The spectre of drought looms large over much of the country and many agencies are seized with the task of coming up with measures to mitigate the effects of the drought.
A shortage of food could have many social repercussions ranging from malnutrition, decline in school attendance to even increase in cases of gender-based violence. Faced with a situation whereby their children could miss lessons due to hunger, many parents, especially in rural areas have devised ways to keep the children in school, one of which is the introduction of supplementary feeding at schools.
This is a common practice at rural, and even some urban schools. While parents have good intentions that should be applauded, their expertise in food handling is quite limited hence the need for health authorities to closely monitor and supervise such schemes. In our last edition we carried an article in which Ndimimbili Secondary School community members in Lupane were ordered by education authorities to stop brewing mahewu, a traditional beverage, following a case of suspected poisoning.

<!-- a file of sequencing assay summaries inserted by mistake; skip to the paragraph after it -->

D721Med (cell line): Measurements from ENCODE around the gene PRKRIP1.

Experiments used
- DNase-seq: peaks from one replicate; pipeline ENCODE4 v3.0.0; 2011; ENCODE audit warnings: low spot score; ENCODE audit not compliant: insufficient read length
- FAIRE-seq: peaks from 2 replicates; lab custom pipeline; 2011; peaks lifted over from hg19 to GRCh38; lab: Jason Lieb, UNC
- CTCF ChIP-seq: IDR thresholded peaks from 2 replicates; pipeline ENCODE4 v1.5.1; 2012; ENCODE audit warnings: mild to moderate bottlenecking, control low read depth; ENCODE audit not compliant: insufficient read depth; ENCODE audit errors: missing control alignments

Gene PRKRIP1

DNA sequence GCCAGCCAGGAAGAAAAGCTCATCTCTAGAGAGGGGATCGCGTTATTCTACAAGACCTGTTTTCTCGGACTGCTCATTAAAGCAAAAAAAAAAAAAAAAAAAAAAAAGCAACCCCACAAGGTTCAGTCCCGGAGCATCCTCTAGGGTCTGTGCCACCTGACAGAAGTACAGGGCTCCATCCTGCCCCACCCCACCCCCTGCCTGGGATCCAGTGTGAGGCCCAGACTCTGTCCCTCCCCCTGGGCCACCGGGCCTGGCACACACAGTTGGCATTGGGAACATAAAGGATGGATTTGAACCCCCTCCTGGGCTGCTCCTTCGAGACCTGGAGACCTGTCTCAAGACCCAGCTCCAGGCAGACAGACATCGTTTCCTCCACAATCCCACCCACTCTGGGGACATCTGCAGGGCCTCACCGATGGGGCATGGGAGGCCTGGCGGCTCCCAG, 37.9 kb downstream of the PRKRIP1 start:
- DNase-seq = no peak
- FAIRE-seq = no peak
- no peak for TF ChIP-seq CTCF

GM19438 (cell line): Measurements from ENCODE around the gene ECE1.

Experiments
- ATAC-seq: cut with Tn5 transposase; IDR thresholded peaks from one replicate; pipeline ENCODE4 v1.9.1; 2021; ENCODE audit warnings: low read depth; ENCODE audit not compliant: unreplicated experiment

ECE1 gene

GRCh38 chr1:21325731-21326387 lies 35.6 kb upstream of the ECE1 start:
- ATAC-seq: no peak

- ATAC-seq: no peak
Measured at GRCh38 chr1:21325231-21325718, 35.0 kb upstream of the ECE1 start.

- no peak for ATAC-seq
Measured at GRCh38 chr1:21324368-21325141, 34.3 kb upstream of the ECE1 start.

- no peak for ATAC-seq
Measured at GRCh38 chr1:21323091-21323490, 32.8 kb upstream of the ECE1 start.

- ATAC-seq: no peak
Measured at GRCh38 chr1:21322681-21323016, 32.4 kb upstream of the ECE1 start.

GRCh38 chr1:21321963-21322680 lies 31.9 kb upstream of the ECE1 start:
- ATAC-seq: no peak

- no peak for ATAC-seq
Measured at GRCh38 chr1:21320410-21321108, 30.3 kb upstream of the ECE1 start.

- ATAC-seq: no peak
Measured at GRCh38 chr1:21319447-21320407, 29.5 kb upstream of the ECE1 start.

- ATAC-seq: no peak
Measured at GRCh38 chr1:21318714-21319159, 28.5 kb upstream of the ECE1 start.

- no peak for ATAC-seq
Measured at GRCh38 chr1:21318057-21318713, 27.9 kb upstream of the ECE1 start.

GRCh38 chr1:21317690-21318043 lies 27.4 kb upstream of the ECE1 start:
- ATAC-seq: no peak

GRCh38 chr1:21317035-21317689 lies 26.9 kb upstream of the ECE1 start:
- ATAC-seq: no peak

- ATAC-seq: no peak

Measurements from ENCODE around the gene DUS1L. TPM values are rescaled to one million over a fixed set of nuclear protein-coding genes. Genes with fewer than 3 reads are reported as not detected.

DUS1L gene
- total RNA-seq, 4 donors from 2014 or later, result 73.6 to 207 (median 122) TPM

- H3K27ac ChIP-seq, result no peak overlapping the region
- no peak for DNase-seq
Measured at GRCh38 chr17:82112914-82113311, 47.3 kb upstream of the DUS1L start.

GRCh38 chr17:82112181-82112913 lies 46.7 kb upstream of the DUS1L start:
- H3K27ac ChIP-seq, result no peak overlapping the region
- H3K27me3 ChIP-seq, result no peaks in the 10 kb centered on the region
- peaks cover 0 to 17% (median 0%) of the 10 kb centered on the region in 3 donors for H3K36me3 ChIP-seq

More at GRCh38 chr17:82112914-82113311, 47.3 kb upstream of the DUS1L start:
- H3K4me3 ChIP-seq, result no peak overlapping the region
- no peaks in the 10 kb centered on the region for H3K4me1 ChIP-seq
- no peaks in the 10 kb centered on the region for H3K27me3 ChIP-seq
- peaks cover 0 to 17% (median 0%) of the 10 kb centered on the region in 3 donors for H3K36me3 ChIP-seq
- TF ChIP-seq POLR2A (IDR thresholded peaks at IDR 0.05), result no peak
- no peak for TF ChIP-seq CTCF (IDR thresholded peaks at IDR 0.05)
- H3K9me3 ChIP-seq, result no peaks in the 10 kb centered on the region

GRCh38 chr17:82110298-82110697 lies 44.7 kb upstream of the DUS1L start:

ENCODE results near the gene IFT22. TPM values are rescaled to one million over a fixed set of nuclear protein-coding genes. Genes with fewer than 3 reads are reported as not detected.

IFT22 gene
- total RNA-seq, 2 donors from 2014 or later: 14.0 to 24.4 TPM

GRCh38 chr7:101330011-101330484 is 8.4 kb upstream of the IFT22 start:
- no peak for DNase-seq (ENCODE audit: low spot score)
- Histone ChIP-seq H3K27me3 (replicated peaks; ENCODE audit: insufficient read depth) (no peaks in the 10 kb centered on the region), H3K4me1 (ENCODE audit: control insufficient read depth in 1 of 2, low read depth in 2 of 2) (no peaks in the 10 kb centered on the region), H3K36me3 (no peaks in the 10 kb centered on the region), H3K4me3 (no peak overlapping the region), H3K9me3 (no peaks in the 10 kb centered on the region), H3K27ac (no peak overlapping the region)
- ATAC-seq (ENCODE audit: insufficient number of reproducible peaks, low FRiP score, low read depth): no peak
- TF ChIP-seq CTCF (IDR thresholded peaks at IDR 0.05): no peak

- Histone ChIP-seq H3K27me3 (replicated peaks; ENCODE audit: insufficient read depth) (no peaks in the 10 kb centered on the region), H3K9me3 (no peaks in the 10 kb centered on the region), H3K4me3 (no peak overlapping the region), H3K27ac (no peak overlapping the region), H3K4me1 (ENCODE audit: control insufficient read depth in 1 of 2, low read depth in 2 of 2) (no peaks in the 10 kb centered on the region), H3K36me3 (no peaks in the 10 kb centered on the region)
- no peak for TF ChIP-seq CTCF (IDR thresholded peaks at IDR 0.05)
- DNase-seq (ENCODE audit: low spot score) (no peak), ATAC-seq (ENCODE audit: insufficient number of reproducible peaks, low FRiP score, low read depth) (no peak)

We believe this could have been an isolated incident since such schemes are in existence at many other schools.
However, incidents such as these, where human lives are put in danger, should be avoided at all costs. It is against this background that we hope investigations into the suspected poisoning incident, not only come up with the cause but also come up with recommendations on how such incidents can be prevented in future.
Our view is that the Ministry of Health should be involved at the local level and take a leading role. There is no way we can do away with the feeding or supplementary feeding schemes especially as we are faced with a serious drought that will see many pupils walking long distances to school on empty stomachs.
For such pupils to be able to pay attention in class and get enough energy for the journey back home, intervention in the form of feeding is quite crucial. This also helps keep the pupils in school to acquire an education that is quite crucial for their future.
While we applaud education authorities for suspending the preparation of mahewu at the Lupane school pending investigations, we believe policy guidelines on food handling at non-boarding schools could go a long way in the handling of such unfortunate incidents, and preventing them in future.